13. An improved mounting for a crop treating header floatingly mountable on an agricultural harvesting machine adapted for forward travel through a field of standing crop material, comprising in combination:

(a) a main frame including a fore-and-aft directed frame member for attachment to a tow bar, and an elongated, transversely extended rockshaft mounted for relative rotation with respect to the fore-and-aft frame member;

(b) a crop treating header unit including a sub-frame pivotally and resiliently attached to the main frame for raising and lowering movement about the axis of the transverse rockshaft, said header unit including and supporting crop treating elements;

(c) laterally spaced frame means for operatively supporting both axially spaced ground-engaging wheels and a portion of the header unit; said frame means including radially extended, generally horizontally disposed wheel arms and being pivotally attached for independent movement to said rockshaft; said frame means further including rigidly attached, upright, header supporting frame members terminating at the approximate upper height of the machine;

(d) ground-engaging means supporting a lower forward portion of the sub-frame when the header is in a lowered operative condition;

(e) rigid means and resilient means cooperatively connecting said sub-frame mounted header unit in a resiliently fioatingly manner to the main frame;

(f) said rigid means including upper and lower sets of pivotal links, said upper links having one end attached near laterally opposite upper portions of the header unit and having the other end attached to a medial portion of the upright frame member of paragraph (c); and the lower links similarly attached near laterally opposite lower portions of the header unit and to means on the rockshaft respectively;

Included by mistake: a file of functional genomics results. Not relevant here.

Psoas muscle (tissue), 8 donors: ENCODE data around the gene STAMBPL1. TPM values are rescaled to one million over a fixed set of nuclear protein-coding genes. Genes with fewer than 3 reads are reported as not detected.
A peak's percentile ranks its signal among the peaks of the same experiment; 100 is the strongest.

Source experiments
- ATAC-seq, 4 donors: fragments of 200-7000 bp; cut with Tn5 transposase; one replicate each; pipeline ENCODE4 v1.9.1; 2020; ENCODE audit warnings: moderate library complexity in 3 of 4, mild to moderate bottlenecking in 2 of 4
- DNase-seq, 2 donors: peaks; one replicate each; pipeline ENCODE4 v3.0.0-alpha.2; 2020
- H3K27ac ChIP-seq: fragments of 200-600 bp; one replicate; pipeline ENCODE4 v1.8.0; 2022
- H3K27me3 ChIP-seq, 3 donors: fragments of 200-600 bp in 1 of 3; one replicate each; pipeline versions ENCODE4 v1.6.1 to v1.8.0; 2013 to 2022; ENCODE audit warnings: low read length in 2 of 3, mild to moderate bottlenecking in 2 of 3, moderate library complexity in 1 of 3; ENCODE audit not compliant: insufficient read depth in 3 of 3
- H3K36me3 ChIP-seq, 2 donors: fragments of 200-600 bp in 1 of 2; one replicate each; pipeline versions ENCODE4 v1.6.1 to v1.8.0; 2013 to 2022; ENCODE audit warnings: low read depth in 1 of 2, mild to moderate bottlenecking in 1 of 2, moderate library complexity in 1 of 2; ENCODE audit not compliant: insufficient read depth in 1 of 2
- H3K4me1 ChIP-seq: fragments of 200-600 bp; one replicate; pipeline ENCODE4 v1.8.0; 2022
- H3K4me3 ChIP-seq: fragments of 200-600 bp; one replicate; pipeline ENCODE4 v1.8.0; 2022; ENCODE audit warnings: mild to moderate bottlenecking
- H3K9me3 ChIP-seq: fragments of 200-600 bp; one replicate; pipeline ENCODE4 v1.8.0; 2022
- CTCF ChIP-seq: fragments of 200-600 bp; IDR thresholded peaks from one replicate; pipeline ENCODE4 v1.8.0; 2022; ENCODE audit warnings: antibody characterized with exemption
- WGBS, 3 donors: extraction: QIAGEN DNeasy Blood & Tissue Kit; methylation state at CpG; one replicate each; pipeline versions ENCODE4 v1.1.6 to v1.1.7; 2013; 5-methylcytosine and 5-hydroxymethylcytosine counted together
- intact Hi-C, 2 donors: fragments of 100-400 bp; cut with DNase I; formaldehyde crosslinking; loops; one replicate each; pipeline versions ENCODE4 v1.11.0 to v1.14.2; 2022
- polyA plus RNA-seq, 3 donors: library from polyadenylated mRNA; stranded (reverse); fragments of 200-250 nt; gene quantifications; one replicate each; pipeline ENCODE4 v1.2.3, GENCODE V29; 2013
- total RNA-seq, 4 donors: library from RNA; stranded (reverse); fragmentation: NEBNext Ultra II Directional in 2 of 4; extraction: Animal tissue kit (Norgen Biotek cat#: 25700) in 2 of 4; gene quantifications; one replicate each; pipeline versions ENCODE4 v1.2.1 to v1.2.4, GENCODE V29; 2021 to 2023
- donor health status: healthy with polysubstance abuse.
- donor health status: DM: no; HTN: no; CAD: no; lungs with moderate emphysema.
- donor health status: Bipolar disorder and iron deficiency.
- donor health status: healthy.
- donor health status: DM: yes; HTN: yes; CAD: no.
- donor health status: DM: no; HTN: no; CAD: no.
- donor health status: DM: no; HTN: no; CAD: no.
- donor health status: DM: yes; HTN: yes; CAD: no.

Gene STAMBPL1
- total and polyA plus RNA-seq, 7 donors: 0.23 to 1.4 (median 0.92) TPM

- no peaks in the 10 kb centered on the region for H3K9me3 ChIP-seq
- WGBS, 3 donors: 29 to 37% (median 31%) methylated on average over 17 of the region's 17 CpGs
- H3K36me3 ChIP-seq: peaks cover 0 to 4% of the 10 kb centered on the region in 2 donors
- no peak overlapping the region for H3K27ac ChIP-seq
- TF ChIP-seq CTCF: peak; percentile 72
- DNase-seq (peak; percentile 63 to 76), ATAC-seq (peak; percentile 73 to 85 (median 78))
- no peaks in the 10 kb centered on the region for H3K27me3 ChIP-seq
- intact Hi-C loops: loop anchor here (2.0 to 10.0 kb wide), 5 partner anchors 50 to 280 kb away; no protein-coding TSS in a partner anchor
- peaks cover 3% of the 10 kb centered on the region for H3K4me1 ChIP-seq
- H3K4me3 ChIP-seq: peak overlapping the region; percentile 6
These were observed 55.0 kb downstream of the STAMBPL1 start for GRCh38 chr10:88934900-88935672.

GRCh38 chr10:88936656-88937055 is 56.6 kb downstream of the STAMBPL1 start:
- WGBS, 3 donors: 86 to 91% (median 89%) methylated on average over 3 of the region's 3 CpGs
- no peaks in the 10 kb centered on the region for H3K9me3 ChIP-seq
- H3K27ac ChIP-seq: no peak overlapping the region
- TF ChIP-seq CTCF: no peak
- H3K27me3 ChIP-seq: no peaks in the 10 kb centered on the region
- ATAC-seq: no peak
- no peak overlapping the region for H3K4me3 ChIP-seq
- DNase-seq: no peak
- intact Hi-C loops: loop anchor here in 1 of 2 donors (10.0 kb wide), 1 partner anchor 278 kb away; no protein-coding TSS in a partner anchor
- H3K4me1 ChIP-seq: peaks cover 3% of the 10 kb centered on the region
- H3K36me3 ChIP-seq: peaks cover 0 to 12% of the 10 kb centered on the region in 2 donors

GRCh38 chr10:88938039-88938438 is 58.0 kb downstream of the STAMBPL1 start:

g) said resilient means including generally upright, laterally spaced, adjustable spring assemblies attached with one end to the upper reaches of the upright frame members of paragraph (c), and with the lower ends to the header unit intermediate the points of attachment of the respective lower and upper link members; and

(h) power means for rotating said rockshaft to effect articulated pivotal movement of said main frame and wheel arms thereby effecting vertical adjustment of the crop treating elements by the pivotal header movement about the axis of the rockshaft.

References Cited UNITED STATES PATENTS 3,151,429 10/ 1964 Dyrdahl 5623 3,306,014 2/1967 Halls et al. 561 3,473,305 10/1969 Cyr 56-23 ANTONIO F. GUIDA, Primary Examiner

Patent Citations
Cited PatentFiling datePublication dateApplicantTitle
US3151429 *Jan 6, 1961Oct 6, 1964Owatonna Mfg Company IncSelf-propelled swather
US3306014 *Jul 21, 1964Feb 28, 1967Sperry Rand CorpCombination header and crop conditioning unit therefor
US3473305 *Oct 26, 1966Oct 21, 1969Sperry Rand CorpHarvester drive system
Referenced by